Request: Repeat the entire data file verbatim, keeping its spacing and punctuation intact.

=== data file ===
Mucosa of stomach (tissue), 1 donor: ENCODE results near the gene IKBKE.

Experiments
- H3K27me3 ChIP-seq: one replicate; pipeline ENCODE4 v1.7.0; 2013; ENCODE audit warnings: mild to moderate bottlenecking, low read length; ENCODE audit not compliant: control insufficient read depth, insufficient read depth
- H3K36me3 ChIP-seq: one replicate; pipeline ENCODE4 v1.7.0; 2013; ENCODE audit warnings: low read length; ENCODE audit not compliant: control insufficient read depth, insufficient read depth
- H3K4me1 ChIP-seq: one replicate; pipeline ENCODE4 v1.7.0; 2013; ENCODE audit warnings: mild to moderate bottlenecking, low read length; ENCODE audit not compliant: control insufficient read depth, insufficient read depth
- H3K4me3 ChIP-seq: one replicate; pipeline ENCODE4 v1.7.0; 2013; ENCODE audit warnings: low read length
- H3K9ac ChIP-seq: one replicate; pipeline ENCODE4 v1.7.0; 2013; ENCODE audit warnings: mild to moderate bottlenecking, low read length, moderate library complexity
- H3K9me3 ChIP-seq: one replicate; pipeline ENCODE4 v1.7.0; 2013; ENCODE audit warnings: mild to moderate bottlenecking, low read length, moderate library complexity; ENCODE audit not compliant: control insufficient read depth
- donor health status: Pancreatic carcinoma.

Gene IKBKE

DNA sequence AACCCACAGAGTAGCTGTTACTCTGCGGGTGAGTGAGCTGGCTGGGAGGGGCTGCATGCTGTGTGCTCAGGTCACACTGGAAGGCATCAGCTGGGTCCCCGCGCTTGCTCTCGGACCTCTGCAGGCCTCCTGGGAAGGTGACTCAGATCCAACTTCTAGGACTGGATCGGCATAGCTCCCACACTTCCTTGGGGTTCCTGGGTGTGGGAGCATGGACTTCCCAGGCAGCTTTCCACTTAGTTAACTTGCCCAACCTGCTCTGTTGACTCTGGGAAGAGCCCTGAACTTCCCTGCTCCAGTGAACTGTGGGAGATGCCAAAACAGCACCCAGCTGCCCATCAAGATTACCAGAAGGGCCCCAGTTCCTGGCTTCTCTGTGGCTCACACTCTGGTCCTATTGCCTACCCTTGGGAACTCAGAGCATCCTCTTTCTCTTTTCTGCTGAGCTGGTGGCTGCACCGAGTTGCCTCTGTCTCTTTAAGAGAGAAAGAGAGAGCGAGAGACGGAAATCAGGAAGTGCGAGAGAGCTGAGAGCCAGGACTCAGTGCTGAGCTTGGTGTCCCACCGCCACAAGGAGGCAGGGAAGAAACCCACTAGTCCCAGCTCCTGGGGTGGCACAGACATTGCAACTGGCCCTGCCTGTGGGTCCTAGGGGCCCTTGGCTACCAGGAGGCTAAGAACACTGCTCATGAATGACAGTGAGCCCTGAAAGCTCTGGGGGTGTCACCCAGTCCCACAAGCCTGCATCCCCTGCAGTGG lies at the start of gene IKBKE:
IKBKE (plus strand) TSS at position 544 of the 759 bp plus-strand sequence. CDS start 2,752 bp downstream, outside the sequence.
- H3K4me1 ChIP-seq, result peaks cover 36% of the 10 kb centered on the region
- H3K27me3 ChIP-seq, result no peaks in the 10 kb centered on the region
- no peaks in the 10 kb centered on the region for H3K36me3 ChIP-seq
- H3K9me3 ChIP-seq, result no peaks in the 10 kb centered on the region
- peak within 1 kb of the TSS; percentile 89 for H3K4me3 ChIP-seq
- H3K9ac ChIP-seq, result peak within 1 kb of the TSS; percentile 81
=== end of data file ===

Mucosa of stomach (tissue), 1 donor: ENCODE results near the gene IKBKE.

Experiments
- H3K27me3 ChIP-seq: one replicate; pipeline ENCODE4 v1.7.0; 2013; ENCODE audit warnings: mild to moderate bottlenecking, low read length; ENCODE audit not compliant: control insufficient read depth, insufficient read depth
- H3K36me3 ChIP-seq: one replicate; pipeline ENCODE4 v1.7.0; 2013; ENCODE audit warnings: low read length; ENCODE audit not compliant: control insufficient read depth, insufficient read depth
- H3K4me1 ChIP-seq: one replicate; pipeline ENCODE4 v1.7.0; 2013; ENCODE audit warnings: mild to moderate bottlenecking, low read length; ENCODE audit not compliant: control insufficient read depth, insufficient read depth
- H3K4me3 ChIP-seq: one replicate; pipeline ENCODE4 v1.7.0; 2013; ENCODE audit warnings: low read length
- H3K9ac ChIP-seq: one replicate; pipeline ENCODE4 v1.7.0; 2013; ENCODE audit warnings: mild to moderate bottlenecking, low read length, moderate library complexity
- H3K9me3 ChIP-seq: one replicate; pipeline ENCODE4 v1.7.0; 2013; ENCODE audit warnings: mild to moderate bottlenecking, low read length, moderate library complexity; ENCODE audit not compliant: control insufficient read depth
- donor health status: Pancreatic carcinoma.

Gene IKBKE

DNA sequence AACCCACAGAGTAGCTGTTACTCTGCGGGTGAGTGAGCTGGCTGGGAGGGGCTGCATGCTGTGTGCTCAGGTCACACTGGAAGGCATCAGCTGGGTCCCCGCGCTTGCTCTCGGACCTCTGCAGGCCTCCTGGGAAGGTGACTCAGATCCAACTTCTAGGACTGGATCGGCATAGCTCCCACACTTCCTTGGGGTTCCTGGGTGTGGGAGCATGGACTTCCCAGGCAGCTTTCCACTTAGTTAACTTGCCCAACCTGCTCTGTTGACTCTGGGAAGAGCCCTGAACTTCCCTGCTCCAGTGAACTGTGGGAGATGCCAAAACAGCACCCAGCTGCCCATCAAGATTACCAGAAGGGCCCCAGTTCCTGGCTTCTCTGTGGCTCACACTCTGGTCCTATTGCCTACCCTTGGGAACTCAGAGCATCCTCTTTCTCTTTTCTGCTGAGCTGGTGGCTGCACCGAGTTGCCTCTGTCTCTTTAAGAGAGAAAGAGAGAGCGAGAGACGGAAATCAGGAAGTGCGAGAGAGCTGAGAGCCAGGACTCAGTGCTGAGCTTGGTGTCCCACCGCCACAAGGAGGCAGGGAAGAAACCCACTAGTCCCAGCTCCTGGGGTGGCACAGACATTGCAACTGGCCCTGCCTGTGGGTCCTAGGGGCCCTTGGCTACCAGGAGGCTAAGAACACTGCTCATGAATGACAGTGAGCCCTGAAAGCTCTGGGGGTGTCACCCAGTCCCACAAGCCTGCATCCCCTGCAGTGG lies at the start of gene IKBKE:
IKBKE (plus strand) TSS at position 544 of the 759 bp plus-strand sequence. CDS start 2,752 bp downstream, outside the sequence.
- H3K4me1 ChIP-seq, result peaks cover 36% of the 10 kb centered on the region
- H3K27me3 ChIP-seq, result no peaks in the 10 kb centered on the region
- no peaks in the 10 kb centered on the region for H3K36me3 ChIP-seq
- H3K9me3 ChIP-seq, result no peaks in the 10 kb centered on the region
- peak within 1 kb of the TSS; percentile 89 for H3K4me3 ChIP-seq
- H3K9ac ChIP-seq, result peak within 1 kb of the TSS; percentile 81